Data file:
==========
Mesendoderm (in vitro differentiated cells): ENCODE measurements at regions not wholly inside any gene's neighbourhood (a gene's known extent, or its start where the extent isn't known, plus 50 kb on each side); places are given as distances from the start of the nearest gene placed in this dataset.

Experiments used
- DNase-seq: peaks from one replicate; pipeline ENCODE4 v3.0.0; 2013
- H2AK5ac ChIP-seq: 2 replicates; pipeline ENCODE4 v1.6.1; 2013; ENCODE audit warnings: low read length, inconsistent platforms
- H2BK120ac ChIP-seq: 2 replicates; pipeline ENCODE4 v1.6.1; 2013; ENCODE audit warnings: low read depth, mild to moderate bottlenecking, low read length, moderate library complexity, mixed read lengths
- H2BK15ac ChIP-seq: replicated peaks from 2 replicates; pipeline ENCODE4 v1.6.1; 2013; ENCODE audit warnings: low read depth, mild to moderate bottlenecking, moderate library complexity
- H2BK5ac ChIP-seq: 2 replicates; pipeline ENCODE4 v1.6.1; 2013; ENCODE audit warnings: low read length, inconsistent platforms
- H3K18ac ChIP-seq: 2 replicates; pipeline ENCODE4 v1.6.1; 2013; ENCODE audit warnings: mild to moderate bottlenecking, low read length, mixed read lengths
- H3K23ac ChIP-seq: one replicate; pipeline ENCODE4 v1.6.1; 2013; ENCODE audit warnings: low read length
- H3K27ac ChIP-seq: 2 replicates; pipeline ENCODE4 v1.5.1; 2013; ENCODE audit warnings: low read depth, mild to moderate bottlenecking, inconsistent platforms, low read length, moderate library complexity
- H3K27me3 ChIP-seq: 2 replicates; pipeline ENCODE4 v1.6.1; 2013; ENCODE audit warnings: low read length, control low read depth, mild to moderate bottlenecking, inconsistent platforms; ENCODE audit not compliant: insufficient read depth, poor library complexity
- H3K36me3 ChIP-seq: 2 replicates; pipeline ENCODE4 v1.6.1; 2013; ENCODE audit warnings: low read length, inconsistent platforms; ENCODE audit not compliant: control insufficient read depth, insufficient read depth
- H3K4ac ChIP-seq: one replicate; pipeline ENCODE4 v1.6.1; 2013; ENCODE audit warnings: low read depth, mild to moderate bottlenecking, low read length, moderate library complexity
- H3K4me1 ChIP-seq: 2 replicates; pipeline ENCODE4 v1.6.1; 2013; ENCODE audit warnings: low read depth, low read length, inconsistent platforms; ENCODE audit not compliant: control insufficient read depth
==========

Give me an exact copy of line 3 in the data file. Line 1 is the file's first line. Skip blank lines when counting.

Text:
- DNase-seq: peaks from one replicate; pipeline ENCODE4 v3.0.0; 2013